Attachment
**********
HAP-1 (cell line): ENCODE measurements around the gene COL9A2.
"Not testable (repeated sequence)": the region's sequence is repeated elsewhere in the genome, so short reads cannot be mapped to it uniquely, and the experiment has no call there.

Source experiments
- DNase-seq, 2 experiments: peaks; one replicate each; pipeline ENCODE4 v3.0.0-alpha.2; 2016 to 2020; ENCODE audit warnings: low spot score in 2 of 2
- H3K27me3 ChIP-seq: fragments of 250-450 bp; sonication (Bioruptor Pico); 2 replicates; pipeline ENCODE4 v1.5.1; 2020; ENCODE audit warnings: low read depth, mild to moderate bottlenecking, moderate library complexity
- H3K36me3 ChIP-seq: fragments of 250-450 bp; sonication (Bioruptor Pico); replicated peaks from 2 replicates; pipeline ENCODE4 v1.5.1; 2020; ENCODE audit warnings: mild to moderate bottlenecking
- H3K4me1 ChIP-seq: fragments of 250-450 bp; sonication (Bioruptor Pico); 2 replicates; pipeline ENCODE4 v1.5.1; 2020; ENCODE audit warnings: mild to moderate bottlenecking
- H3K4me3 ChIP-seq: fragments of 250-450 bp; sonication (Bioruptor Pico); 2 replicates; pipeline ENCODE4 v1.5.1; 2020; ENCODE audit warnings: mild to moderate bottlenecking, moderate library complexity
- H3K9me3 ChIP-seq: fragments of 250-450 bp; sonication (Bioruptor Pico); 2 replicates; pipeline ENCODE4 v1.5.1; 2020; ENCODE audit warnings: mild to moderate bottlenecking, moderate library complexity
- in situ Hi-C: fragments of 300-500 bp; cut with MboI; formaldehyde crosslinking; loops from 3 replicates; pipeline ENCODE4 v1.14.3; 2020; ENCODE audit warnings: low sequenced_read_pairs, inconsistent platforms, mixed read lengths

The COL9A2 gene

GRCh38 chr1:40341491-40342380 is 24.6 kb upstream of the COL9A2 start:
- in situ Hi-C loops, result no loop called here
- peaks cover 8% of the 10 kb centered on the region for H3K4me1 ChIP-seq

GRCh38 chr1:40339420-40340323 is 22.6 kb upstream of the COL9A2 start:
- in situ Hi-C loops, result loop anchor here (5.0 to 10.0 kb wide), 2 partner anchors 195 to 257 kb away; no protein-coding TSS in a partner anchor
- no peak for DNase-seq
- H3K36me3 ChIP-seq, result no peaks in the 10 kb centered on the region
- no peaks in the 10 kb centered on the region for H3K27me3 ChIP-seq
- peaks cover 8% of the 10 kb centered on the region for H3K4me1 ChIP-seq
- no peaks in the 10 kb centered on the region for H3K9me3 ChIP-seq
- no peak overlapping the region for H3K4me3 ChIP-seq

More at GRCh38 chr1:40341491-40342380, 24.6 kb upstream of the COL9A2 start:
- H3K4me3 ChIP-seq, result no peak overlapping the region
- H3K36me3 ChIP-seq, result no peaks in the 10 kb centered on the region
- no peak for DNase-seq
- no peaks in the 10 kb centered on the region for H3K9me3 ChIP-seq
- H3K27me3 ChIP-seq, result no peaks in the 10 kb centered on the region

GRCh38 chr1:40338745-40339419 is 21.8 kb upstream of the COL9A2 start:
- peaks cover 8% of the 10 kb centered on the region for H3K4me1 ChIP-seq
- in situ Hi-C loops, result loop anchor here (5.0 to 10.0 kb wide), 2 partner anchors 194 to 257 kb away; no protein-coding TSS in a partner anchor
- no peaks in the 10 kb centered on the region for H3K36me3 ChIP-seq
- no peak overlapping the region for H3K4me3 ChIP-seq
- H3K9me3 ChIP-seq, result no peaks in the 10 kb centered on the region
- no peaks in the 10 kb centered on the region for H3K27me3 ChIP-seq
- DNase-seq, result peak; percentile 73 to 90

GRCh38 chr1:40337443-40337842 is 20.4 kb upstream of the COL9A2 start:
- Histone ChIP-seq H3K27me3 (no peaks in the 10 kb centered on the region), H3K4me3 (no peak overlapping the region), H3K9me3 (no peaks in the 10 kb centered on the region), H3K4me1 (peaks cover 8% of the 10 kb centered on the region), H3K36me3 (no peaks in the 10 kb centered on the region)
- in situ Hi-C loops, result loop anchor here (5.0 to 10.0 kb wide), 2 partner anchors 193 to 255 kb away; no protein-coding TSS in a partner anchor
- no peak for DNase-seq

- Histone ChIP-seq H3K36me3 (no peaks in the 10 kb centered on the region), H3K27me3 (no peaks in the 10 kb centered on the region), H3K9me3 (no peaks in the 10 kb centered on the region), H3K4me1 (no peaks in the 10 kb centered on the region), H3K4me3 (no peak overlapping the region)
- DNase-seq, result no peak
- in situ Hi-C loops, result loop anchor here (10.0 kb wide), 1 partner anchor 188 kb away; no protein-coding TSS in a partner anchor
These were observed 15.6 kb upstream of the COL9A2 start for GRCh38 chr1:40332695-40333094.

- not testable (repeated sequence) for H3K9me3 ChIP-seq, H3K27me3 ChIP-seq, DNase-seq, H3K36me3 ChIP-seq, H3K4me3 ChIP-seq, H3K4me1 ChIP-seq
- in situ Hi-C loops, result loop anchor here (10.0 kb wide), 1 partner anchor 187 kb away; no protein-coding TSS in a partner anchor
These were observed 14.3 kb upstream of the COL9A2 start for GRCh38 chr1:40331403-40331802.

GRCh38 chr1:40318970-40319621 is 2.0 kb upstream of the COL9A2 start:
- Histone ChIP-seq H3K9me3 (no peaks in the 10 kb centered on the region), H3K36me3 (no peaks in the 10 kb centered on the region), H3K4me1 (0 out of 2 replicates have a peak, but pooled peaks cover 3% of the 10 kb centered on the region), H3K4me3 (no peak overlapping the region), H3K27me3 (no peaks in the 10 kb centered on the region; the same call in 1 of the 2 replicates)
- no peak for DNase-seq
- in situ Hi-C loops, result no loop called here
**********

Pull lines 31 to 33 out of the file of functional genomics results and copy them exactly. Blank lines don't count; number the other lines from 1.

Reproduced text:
- in situ Hi-C loops, result loop anchor here (5.0 to 10.0 kb wide), 2 partner anchors 194 to 257 kb away; no protein-coding TSS in a partner anchor
- no peaks in the 10 kb centered on the region for H3K36me3 ChIP-seq
- no peak overlapping the region for H3K4me3 ChIP-seq